Hara-kiri: Turning Europe Into Japan

This article was published in El Confidencial on October 12th 2012

“EU wins the Nobel Prize for pillaging its People with debt and bailouts.” Keith McCullough

“Doing a rescue right bank is more costly, not less, which is why political leaders prefer to zombify rather than clean up their banking systems”. Yves Smith

This week I had a meeting with readers of El Confidencial and commented that the global sovereign debt bubble is already bursting, a bubble that is closely linked to reckless public spending financed with a bloated banking sector that is now rescued with public money and the creation of bad banks.

States fail to grasp the problem of shrinking assets and deleveraging. The available capital to invest in sovereign debt has been shrinking every year by 3.5% globally since 2007, while government issuances and government-guaranteed bank bailouts have increased by 8% pa. In Spain we are six years behind most countries in the clean-up process, so the impact is likely to be larger and in a shorter period of time.

When the regional governments and the EU member states came to London to try to pitch their bond issuances they always told us that their banks were world-class models of management and risk control, and that all the regions individually had less debt than Japan. Now we run the risk of seeing the two lost decades of Japan by copying their policy. We want to be a “Japan without Toyota”. And Japan has its own serious problems.

Japan 1

The bad bank and the financial system bailout, like Japan 

Japan carried out bailout after bailout from 1995 to 2005 and in 2008 under the same premise that we have now in Europe, a premise that has already failed in Ireland. “Everything goes up in the long term”. The long term will solve everything, valuations are “attractive” and creating a bad bank will improve credit to the real economy. Well, no.

Doubts about the bad bank in Spain are not coming from uncertainty, but from the certainty that it hasn’t worked in the past. Investors do not want to accept the valuations of loans and reject investing in the bad bank. The press calls them “vulture funds”. A failed bank that cannot sell its assets or clean its loans meets a government without money and both demand that international investors buy toxic assets at an agreed price between the first two so that it doesn’t look bad in front of creditors and voters… Yet the one the press calls “vulture” is the investor.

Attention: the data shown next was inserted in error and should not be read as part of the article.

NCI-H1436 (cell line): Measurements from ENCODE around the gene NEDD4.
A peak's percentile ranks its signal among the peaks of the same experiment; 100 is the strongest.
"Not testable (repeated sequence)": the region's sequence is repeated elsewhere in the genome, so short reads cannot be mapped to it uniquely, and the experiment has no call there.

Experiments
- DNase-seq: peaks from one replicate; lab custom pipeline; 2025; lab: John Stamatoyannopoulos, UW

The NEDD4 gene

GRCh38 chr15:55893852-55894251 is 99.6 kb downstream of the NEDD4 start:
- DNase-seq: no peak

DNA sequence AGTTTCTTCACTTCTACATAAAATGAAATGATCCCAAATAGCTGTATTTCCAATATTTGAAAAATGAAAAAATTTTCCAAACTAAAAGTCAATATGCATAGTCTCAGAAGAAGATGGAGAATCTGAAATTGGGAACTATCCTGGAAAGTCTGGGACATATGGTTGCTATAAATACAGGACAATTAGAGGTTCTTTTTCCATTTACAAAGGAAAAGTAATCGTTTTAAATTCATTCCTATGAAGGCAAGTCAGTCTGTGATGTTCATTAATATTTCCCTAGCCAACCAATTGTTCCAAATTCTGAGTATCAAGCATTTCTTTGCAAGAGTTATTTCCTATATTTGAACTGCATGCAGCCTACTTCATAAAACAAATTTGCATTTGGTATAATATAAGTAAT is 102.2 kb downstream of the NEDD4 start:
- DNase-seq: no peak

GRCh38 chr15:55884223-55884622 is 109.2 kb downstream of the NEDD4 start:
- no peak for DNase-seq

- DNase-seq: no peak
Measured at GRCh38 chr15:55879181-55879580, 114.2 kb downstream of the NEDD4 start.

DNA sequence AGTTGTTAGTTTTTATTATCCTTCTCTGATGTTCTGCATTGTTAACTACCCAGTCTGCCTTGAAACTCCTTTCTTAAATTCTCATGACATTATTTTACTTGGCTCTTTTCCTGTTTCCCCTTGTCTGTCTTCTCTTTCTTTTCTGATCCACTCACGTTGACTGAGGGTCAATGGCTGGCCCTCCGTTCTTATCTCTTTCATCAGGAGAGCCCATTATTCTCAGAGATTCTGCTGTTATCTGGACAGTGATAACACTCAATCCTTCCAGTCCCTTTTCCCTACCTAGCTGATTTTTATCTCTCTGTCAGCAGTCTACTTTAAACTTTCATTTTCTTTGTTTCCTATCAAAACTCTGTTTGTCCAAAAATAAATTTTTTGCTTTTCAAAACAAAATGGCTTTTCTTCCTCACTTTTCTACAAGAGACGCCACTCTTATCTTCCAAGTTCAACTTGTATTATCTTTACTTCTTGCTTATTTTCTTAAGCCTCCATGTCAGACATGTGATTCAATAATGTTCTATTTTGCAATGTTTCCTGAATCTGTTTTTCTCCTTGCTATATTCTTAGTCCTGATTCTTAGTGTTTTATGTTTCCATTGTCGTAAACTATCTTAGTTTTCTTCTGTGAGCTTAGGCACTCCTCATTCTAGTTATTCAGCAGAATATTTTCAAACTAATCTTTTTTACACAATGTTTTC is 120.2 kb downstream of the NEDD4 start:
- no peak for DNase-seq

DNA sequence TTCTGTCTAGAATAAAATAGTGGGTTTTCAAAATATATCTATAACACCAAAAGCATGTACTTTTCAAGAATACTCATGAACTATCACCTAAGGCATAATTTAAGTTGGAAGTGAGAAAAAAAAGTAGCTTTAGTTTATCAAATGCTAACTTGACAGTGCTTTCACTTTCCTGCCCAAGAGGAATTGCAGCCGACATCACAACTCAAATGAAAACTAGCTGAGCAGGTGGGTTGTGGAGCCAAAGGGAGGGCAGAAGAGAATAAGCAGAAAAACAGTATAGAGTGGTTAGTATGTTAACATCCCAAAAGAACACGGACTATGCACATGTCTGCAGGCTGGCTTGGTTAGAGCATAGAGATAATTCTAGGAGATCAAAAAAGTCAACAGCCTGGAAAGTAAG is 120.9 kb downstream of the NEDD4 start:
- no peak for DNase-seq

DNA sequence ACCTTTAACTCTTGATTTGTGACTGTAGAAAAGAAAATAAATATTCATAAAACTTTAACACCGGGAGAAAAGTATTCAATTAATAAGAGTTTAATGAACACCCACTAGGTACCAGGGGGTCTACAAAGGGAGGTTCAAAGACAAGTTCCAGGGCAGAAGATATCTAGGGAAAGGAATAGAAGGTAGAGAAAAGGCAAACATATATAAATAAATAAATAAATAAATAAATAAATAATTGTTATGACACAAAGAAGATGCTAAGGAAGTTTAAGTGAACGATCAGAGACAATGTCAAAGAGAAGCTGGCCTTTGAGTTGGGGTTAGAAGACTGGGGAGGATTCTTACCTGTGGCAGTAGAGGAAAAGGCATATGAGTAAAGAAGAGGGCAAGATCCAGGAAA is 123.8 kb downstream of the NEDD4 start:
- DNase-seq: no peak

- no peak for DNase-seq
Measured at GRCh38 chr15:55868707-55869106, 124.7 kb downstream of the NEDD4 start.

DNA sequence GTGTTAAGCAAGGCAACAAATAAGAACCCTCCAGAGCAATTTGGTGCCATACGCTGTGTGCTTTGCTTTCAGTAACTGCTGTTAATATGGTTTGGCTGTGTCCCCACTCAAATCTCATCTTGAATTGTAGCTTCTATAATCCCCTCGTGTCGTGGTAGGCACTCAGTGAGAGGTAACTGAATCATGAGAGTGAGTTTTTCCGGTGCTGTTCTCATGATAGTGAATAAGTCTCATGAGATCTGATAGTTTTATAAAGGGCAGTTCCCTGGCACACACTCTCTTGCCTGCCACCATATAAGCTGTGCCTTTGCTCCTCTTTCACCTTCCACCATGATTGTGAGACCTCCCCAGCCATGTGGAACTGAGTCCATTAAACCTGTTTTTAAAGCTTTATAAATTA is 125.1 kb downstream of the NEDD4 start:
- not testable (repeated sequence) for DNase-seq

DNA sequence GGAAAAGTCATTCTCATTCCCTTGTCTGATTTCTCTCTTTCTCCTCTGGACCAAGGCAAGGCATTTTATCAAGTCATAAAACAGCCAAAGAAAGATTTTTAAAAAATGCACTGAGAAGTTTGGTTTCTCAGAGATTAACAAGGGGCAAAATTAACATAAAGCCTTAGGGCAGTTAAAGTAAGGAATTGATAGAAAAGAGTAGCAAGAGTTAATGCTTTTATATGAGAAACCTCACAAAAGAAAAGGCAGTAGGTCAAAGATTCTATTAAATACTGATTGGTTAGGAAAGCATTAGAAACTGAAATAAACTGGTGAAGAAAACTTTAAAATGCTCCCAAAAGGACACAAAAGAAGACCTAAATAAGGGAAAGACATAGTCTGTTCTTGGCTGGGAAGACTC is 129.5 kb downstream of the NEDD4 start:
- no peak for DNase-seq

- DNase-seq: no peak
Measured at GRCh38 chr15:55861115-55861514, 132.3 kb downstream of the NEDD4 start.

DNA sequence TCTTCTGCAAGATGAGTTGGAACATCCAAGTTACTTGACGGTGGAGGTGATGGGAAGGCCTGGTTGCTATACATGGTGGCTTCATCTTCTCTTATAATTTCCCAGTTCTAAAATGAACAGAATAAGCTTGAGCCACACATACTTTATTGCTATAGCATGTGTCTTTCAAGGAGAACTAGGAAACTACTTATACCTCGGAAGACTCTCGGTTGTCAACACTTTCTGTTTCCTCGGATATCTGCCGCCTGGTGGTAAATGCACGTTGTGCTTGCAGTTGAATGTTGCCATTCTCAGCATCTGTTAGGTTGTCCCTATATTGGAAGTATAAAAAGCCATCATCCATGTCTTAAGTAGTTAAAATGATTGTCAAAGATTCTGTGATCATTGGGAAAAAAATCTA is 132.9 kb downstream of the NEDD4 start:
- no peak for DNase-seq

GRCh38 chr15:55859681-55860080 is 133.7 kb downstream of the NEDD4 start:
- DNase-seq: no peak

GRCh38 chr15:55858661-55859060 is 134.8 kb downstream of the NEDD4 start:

From the lost decade … to the two lost decades

Sorry for the poor quality of the chart below, but it shows the following. The OECD has spent more than 4.9 trillion euros to rescue banks from the crisis. That’s 4 times the GDP of Spain. Except in very specific cases, like the United States and little else, virtually nothing of that “aid” has been recovered. Why do they do it?.

Because it is feared that the fall of banks is more harmful than keeping them zombie and wait until the crisis ends and valuations rise. But it doesn’t work. Toxic is toxic now and in ten years. And governments never think of “working capital” and “interest accrual” as a problem while the “long term” arrives.

Japan 2

Five years ago a French banker told me that “no one dares to analyse let alone reject a loan to the government”. It is extremely difficult to clean the system from a way of doing politics, of building useless infrastructure, housing bubbles and interventionism in what is euphemistically called “growth policies”.

The problem of bad banks is that past experiences do not help, and even if we repeat again and again that the crisis was of US origin, the problem is Europe. Let me show you a few figures to illustrate the enormous problem of the European banking system:

Half of the world’s largest banks are in the European Union. 56% of European banks have political or public control. In 2010, U.S. banks had a balance sheet of 8.6 trillion (80% of GDP). In the European Union, banks’ balance sheets exceeded 43 billion euros (350% of GDP). According to the IMF, European banks have to divest up to 4.5 trillion euros. Will credit flow? No.

Japan 3

At this point it is doubtful that the discount at which the Spanish bad bank will buy toxic loans is adequate. In fact, what many perceive is that the problem of the loan portfolio is not of “non-performance” but absolute insolvency, especially in land. Another risk is that the bad bank may have only 10% of capitalization making it a giant leveraged bet on the rebirth of the housing bubble. When the government says that the bad bank will not cost taxpayers a cent it is just saying that they expect -pray- that asset prices will rise. Meanwhile citizens have less disposable income due to confiscatory tax policies. It is difficult to see a recovery in housing with wage and disposable income deflation, just like in Japan in the 90s.